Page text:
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Kenya Airways is down but definitely not out

By Leonard Khafafa | October 7th 2020 at 00:00:00 GMT +0300

Kenya Airways (KQ) during the launch of the resumption of international flights at the Jomo Kenyatta International Airport (JKIA), Nairobi, on August 1, 2020. [Elvis Ogina, Standard]

A video clip on Kenya’s national carrier, Kenya Airways (KQ) has been doing the rounds. Ominously titled, 'Fall of The Pride', it has created a frisson of excitement in some and visceral fear in others. Tapping into the anger that is already palpable on account of a tanking economy, the creator of the clip has masterfully channeled it towards KQ as though the airline was a metonym for the entire country and all that is wrong with it.

Unfortunately, stoking emotions clouds the reasoning of many and precludes cogent discussion over the future of the airline. For instance, it cements systemic biases against industry outsiders in top management positions making them look like they do not belong. Yet evidence clearly shows that industry pundits do not always make the best managers. Titus Naikuni, in his early years at KQ, steered it to profitability. He was an outsider. On the other hand, Sebastian Mikosz, with vast experience in the aviation industry, sunk KQ into a deeper hole before his untimely and expensive departure. The Polish aviation consultants, so called "the turn-around experts" were not a good idea.

Then again, it is difficult to convince despondent Kenyans that, contrary to public sentiment, KQ procured its aircraft sans kickbacks to the politically correct people. No one wants to peruse the data in the public domain that reveals the special purpose vehicles (SPVs) used to purchase most of the airline fleet are in fact, owned by international financial institutions. It is easier to believe that these SPVs are run by shadowy politicians with the sole purpose of defrauding the airline. Nothing could be further from the truth!

It is standard practice in the aviation and maritime industries for fleet operators to take syndicated loans for large-scale purchases of equipment. Lenders then incorporate SPVs to reduce their risks as they would rather have an independent legal personality as a borrower, free from any financial distress that may be experienced by an airline company. The borrower (SPV) then enters into a finance lease with the airline until the loan is repaid thereafter which the title to the vessel is handed over to the airline.

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Successive airlines like Turkish Airlines have used this option to increase their fleet. Through an SPV called Balthazar, owned by PNB Paribas, they recently bought five Airbus 321 NEO aircraft. KQ, in the 90s, purchased four Boeing 737-300 aircraft with the support of the Export Import Bank of America. The SPV then was Simba Finance Limited. The titles to these aircraft were transferred to KQ after the repayment of the loan. It follows therefore that there is nothing sinister about the acquisition of planes through SPVs like Samburu, Tsavo and Amboseli Limited. Ownership can be traced to international lenders of repute like JP Morgan, City Bank, Standard Chartered, Ned Bank, among others.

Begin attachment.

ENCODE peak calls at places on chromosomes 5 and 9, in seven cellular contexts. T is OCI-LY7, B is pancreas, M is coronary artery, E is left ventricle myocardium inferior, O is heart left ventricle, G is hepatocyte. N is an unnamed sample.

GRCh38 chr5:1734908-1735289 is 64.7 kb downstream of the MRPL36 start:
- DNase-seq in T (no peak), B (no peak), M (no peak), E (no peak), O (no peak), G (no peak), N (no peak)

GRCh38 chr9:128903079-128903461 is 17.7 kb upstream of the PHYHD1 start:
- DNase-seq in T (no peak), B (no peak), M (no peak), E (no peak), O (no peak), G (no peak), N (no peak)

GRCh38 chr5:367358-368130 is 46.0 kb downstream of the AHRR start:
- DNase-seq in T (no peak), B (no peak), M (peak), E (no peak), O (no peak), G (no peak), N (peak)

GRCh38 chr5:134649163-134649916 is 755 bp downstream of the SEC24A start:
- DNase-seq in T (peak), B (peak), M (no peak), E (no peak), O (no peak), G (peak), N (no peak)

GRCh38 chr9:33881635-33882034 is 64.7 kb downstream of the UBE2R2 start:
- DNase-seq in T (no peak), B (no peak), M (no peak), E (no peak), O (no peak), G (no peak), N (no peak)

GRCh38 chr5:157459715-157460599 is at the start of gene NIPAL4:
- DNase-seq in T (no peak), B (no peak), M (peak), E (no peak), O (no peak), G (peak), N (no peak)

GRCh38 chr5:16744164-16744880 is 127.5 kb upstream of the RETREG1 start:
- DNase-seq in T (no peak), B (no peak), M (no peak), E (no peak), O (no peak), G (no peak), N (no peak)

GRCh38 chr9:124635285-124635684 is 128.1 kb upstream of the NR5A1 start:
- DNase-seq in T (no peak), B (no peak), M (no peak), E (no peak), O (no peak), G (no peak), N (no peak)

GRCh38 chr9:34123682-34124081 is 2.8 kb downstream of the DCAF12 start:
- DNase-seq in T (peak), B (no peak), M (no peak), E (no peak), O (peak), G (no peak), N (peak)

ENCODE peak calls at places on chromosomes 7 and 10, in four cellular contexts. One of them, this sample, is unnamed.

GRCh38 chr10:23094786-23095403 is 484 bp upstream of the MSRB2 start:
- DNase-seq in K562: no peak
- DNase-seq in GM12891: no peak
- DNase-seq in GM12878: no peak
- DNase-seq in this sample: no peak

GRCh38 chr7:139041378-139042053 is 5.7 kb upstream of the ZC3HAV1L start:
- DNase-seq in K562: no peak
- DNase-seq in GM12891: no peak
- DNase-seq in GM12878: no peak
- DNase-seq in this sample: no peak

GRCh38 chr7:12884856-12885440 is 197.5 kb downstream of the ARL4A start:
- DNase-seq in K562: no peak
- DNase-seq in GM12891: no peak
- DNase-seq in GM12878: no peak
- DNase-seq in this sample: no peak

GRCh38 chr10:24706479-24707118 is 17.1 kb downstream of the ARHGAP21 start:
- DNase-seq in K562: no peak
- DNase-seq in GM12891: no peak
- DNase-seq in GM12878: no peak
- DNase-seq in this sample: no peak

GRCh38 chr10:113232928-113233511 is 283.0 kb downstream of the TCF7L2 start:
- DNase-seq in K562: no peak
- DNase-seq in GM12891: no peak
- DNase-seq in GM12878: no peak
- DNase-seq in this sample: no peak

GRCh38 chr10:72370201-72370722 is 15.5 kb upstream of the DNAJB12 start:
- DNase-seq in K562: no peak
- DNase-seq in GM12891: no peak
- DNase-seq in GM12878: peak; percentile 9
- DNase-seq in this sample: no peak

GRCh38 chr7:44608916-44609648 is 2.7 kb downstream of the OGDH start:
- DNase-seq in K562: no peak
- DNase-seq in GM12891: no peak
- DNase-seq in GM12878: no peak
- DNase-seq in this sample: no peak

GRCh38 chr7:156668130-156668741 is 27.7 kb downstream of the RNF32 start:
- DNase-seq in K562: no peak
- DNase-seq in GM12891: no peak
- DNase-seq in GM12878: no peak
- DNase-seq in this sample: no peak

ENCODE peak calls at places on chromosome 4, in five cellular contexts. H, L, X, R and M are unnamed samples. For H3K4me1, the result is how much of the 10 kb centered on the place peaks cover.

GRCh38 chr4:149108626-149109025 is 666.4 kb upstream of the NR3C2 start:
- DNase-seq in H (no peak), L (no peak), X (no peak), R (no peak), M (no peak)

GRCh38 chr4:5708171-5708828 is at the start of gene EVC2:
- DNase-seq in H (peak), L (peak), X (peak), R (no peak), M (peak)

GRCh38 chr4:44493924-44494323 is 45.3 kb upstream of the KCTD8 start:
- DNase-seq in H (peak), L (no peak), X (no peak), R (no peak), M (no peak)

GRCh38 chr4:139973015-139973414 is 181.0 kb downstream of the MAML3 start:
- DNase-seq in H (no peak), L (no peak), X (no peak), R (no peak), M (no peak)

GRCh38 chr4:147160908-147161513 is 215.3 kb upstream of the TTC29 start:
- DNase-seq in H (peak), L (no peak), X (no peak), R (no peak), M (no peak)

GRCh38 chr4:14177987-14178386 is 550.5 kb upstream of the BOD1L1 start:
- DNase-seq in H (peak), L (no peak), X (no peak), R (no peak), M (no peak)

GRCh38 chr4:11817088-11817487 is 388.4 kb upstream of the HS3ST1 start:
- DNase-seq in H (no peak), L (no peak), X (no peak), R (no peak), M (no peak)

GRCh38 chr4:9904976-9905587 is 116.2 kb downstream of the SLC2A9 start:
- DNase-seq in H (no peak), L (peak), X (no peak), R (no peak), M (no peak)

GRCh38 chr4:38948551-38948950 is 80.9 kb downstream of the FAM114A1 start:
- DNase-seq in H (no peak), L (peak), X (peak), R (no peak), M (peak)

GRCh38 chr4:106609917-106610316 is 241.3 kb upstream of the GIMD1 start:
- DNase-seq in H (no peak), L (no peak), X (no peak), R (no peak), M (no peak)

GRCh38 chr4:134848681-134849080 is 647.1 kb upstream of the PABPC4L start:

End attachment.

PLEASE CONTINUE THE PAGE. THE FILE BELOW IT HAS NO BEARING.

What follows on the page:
KQ has performed rather badly over the past few years due to errors of omission, commission and outright bad luck. Under the ambitious Project Mawingu, it expanded too fast and acquired a huge fleet without capacity. It also failed to anticipate aggression from Middle Eastern carriers. These rolled out a more superior product, taking a significant chunk of the African market that the airline had been reliant on. Among the factors beyond the control of KQ were the Douala crash, the Ebola outbreak in West Africa, the fire that burnt Jomo Kenyatta International Airport, the airline’s hub, and the Westgate massacre.

At the moment, the airline is faced with an existential crisis and must make one of two decisions. One, is to nationalise the airline. This would entail the government buying back shares from others, giving it full control. It would then continue to subsidise the airline as its own asset with bigger objectives than profitability and dividends. The long view would be to use KQ as a strategic national asset, spurring exports like horticultural produce, driving up visitor numbers and facilitating the country as a conference destination. RwandaAir and Qatar Airlines have adopted this model.

The other decision is to wind up the airline. But while this would resolve the intractable demands of powerful unions and unyielding lessors, it would still cost the government Sh76 billion in repayment of debt secured by sovereign guarantees. Restarting afresh would present challenges of creating new routes, traffic, licences and co-bilateral service agreements. One hopes that a sense of proportionality will prevail, and the right decision made. KQ may be down for now but it is certainly not out.

-Khafafa is a public policy analyst


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